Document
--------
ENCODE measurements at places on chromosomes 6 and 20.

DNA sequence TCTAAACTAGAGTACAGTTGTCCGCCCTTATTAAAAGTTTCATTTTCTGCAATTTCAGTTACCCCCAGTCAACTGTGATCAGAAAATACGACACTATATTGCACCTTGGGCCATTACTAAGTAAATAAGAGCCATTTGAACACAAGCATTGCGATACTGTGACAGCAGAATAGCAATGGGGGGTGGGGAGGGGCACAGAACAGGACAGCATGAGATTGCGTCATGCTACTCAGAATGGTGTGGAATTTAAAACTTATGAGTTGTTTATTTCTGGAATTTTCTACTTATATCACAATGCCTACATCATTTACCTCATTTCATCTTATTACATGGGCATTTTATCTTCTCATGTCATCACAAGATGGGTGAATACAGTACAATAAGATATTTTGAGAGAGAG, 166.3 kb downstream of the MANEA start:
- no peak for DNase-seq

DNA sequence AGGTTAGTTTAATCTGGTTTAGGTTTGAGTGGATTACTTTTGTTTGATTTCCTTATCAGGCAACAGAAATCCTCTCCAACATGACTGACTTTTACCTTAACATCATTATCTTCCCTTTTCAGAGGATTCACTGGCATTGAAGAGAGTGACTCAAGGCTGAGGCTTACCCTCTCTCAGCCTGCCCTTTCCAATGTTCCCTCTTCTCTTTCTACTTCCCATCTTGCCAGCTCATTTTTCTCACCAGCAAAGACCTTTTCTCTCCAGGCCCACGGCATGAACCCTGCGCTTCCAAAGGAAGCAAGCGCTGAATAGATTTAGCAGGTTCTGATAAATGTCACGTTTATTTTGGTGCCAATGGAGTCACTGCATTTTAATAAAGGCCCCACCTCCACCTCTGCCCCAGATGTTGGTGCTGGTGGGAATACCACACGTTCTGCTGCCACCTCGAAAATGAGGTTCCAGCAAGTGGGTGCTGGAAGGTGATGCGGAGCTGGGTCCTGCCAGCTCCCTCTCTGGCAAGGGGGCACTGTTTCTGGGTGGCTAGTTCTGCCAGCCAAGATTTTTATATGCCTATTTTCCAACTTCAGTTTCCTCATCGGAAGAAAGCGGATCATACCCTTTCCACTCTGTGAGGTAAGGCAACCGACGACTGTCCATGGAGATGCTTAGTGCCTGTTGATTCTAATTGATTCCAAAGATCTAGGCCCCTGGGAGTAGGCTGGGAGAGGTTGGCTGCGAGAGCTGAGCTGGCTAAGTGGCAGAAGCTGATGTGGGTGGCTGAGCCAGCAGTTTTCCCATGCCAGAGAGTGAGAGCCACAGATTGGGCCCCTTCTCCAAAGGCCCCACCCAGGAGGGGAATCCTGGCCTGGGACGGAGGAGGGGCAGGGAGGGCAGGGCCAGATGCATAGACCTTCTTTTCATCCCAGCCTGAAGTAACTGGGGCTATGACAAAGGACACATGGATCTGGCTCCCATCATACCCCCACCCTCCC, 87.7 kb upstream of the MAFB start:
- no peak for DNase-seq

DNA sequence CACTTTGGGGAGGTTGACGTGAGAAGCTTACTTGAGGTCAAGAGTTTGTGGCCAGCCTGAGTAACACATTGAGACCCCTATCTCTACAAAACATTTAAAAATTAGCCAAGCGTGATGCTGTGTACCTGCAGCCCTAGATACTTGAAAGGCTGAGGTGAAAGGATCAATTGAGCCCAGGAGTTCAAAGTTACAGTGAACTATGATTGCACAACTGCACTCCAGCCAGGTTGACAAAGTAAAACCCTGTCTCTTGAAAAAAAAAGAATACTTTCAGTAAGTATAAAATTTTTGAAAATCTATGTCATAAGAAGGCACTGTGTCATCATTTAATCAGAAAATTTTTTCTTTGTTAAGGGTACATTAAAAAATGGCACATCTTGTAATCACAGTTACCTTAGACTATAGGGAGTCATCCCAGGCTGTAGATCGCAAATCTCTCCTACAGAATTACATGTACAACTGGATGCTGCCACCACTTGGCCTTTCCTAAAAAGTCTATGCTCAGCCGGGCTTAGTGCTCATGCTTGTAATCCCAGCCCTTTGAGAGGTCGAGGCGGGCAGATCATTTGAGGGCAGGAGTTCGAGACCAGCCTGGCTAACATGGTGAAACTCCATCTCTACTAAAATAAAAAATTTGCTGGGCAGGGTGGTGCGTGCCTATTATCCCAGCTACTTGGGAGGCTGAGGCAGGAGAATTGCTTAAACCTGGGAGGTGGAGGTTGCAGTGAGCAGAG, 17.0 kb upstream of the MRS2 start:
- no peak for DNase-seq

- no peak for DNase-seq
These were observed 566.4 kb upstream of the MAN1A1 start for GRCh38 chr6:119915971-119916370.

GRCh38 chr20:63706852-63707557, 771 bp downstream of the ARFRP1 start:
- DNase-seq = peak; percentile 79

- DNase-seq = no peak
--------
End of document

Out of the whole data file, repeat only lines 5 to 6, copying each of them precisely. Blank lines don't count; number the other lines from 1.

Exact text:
- no peak for DNase-seq

DNA sequence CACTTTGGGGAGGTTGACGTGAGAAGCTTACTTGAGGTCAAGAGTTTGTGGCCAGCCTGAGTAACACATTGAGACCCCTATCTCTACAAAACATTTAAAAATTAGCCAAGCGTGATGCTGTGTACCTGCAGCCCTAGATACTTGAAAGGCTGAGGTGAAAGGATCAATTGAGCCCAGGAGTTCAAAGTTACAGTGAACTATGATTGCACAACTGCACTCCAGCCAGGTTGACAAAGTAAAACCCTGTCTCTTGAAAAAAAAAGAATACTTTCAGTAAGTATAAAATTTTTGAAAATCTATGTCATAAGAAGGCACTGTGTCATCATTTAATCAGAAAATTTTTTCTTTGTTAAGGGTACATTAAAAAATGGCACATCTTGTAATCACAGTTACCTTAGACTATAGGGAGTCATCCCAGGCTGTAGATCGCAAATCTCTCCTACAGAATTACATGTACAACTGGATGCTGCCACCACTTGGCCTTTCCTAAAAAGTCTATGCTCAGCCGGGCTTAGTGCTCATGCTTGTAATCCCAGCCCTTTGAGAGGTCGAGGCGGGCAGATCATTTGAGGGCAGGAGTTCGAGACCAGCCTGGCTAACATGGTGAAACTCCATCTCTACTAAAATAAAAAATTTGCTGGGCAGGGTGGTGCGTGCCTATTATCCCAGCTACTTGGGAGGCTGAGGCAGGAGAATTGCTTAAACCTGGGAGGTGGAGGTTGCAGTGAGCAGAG, 17.0 kb upstream of the MRS2 start: